Social media platform X (formerly known as Twitter) said it is removing accounts affiliated with Palestinian terror group Hamas in an effort to curb the spread of “terrorist content” online.
X’s safety account said late Monday that posts from daily active users in Israel have increased since Hamas launched a surprise attack on the country over the weekend. Users have also shared more than 50 million posts related to the attack, X said. Some of the posts mischaracterized video or showed graphic footage and have driven the spread of misinformation on X and elsewhere across the internet.
Under its “Violent and Hateful Entities Policy,” X said it will remove newly created Hamas-affiliated accounts and take other steps to stem the proliferation what it referred to as terrorist content on the platform. Those actions include addressing and removing certain posts that include graphic media as well as violent and hate speech.
X also said it is monitoring the platform for antisemitic speech. It added that it is coordinating with other social media platforms to stem the spread of terrorist content across the internet through the Global Internet Forum to Counter Terrorism (GIFCT).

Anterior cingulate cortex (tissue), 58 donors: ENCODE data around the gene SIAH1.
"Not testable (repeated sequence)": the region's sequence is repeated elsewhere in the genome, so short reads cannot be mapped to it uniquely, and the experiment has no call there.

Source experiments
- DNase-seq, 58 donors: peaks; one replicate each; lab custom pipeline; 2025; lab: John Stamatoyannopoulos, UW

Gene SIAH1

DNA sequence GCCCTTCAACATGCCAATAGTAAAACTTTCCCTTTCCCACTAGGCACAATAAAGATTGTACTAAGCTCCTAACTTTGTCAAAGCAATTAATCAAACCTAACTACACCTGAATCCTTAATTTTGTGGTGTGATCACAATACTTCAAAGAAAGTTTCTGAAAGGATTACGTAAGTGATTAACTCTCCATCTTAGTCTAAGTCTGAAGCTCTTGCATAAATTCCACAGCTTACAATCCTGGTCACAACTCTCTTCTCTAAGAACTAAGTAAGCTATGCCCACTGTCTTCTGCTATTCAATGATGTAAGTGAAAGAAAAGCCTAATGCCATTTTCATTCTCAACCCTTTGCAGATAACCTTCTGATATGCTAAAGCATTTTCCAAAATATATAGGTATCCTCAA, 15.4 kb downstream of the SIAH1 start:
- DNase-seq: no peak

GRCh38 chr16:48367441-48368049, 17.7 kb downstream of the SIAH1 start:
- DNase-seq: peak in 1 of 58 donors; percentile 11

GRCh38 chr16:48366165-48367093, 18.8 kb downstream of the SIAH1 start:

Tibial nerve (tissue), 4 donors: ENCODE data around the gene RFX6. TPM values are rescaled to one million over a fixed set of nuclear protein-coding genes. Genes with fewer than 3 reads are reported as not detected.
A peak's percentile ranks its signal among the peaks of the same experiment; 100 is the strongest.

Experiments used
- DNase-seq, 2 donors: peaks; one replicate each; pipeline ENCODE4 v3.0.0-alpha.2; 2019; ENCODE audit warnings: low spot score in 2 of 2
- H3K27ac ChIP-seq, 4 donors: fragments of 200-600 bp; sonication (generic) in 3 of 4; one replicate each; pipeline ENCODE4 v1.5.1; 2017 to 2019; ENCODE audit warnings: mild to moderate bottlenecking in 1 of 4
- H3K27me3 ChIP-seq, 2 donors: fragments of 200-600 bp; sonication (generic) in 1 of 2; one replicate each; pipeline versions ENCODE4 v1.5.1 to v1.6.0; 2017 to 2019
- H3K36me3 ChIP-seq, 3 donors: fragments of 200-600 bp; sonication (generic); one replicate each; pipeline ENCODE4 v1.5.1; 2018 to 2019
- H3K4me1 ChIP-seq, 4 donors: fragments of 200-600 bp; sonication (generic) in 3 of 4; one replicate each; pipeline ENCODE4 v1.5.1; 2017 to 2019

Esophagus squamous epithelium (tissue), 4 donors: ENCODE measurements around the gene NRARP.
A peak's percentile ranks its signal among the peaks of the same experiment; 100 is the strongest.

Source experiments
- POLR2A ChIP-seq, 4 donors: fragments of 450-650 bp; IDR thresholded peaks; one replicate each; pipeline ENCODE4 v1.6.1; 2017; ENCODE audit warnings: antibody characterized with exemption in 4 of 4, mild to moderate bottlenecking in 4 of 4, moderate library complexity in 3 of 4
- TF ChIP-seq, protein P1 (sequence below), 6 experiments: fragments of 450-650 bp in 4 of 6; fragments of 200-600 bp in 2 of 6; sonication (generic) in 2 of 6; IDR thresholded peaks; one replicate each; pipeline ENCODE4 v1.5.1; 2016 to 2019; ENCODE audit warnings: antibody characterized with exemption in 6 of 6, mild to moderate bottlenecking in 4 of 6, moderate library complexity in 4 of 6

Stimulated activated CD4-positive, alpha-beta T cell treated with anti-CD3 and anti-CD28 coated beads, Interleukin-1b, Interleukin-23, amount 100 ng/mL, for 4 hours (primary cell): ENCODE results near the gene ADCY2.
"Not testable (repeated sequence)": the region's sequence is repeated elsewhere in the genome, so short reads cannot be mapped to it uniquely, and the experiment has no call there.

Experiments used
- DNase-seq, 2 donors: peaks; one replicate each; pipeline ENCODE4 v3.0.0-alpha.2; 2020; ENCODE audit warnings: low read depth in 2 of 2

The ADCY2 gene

“In this rapidly evolving situation, we continue to work with our members to identify and follow trends in content and activity online related to terrorist and violent extremist actors involved in the offline violence,” GIFCT said in a statement to CBS MoneyWatch. “This includes the possibility that a range of terrorist and violent extremist networks and groups may seek to exploit the conflict for their own purposes, as we have seen in past events.”
A spokesperson for X did not immediately respond to CBS MoneyWatch’s request for comment.
Some of the posts under scrutiny and that violate X policies include old video footage falsely alleging to show images from Hamas’ current attack. X flagged such posts as containing media being “presented out of context.”
Hate speech jumped on the the service after X owner Elon Musk laid off content moderators, studies have shown.
Dina Sadek, a Middle East research fellow at Atlantic Council’s Digital Forensic Research Lab, told CBS MoneyWatch that “there is a ton of misinformation about how this operation came to be and what parties were involved,” referring to the Hamas attack.
Sadek also expressed concern that violent, hateful and inaccurate posts could “potentially fuel hate speech and incite further violence.”
Israel said the surprise attack killed at least 900 people and wounded some 2,500 more. As of Tuesday morning, Israeli airstrikes on Hamas-run Gaza following the assault had killed at 765 people and wounded 4,000 more, according to health officials in the region.
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